All the same, the stones carry images with imagery replete with meaning.
The language of communication is not shared in common between the ancients and us.
Rocks carry signals that are encrypted.
Other ancients painted messages on rock as a way of immortalising the messages in picture form.
We go there to admire the paintings and sometimes do no more than marvel at the artistry.
Why draw in the first place when the artists were leading precarious lives?
Were the paintings functional perhaps?
In the case, for example, of the San rock artists who led nomadic lives, did their art stem from the same motives as those of Picasso and contemporaries?
Our tendency is to give our own meanings to what we cannot figure out.
We tend to interpret through our cultural lenses.
We splash our own world of experience on other peoples’ different worlds.
We become lifeless and callous colonists with regard to their colonised Lilliputians.
Messages of and on rocks become victims of our selfish, insensitive and self-centred interpretations.
Rocks carry stories that we do not seem able to read and cherish.
We end up trashing the stories embedded in rocks.
Iconic figures in our communities are immortalized as a way of eternalising their values, their principles and many other positive attributes.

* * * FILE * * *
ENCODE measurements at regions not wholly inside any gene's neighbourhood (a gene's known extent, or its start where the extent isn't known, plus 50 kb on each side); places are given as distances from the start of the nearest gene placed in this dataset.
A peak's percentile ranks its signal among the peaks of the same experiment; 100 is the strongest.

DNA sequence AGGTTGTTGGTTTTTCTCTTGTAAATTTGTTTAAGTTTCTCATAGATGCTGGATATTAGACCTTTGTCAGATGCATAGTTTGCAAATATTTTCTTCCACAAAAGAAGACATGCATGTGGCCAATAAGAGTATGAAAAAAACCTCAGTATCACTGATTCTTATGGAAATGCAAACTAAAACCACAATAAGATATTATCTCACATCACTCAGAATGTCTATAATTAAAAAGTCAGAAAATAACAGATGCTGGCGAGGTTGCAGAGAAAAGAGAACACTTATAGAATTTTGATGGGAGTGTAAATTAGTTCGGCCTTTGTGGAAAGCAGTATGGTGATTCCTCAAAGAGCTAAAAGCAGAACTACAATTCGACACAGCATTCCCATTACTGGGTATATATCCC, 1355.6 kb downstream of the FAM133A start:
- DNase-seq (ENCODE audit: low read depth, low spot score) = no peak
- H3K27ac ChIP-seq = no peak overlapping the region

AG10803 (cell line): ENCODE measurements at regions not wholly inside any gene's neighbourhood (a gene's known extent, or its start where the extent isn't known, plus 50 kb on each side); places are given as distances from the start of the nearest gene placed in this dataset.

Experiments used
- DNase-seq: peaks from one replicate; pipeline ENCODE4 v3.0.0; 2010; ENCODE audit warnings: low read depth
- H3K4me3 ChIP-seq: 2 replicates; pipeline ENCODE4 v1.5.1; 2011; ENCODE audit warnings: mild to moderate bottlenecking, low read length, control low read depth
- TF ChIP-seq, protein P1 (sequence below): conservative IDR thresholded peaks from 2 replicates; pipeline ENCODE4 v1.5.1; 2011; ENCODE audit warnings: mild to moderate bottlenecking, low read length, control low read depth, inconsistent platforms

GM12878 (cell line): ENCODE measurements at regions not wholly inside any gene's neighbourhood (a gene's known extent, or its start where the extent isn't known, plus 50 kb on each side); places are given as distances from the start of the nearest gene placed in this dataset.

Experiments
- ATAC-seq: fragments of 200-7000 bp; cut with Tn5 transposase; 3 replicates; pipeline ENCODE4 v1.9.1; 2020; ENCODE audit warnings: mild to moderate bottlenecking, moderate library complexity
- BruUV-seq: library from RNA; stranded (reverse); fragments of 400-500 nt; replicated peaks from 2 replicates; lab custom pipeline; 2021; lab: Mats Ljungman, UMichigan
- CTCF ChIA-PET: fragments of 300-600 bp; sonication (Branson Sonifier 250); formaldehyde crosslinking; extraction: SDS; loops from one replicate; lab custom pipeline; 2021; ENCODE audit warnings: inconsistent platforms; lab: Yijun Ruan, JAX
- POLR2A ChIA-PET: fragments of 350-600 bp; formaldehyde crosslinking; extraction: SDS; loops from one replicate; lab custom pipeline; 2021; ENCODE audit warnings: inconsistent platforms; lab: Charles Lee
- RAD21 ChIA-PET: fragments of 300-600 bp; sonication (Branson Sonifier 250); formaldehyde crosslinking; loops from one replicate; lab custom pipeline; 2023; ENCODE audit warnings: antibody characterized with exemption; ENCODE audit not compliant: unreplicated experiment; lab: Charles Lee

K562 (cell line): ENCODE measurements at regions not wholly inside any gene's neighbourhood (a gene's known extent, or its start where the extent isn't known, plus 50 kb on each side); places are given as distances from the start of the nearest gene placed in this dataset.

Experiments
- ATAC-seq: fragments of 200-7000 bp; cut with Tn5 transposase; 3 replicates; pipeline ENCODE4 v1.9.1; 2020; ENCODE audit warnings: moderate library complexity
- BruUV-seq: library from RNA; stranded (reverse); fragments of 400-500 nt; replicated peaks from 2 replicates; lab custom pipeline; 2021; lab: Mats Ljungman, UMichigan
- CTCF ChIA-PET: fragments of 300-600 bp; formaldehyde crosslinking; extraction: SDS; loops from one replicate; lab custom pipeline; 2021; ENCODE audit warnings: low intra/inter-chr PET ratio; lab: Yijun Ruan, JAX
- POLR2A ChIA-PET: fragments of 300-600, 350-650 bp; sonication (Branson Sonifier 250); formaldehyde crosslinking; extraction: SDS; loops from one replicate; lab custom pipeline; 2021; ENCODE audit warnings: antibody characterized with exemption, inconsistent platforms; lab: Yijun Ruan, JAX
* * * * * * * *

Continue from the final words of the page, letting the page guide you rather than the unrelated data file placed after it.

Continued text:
We erect statues in stone or metal in their honour.
This we do so that they serve as eternal flames to light the way ahead for future generations.
Where statues, as veritable forms of memorialisation do not carry accompanying narratives, they degenerate into meaningless vertical stone or metal pillars or edifices.
What happens to future generations is what happens to us with regard to ancient artistic forms.
Once a human signature is attached to rock, the rock immediately takes on a new layer of meaning.
We who see the signature ought to see it as a signature that represents the artist whose signature bears some meaning.
The meaning is a story etched and perched on the older meanings of and on rock, meanings and stories relating to the hand of nature.
Indeed, the story of our past lies in and on rock, waiting for us to develop the appropriate language in which messages that live in the rock are couched.
Our greatest hope for unbundling the mysteries of our past lies in science, spirituality and the rocks, the threesome elements that seek to impart knowledge of the past about the past to us who are still groping in palpable darkness.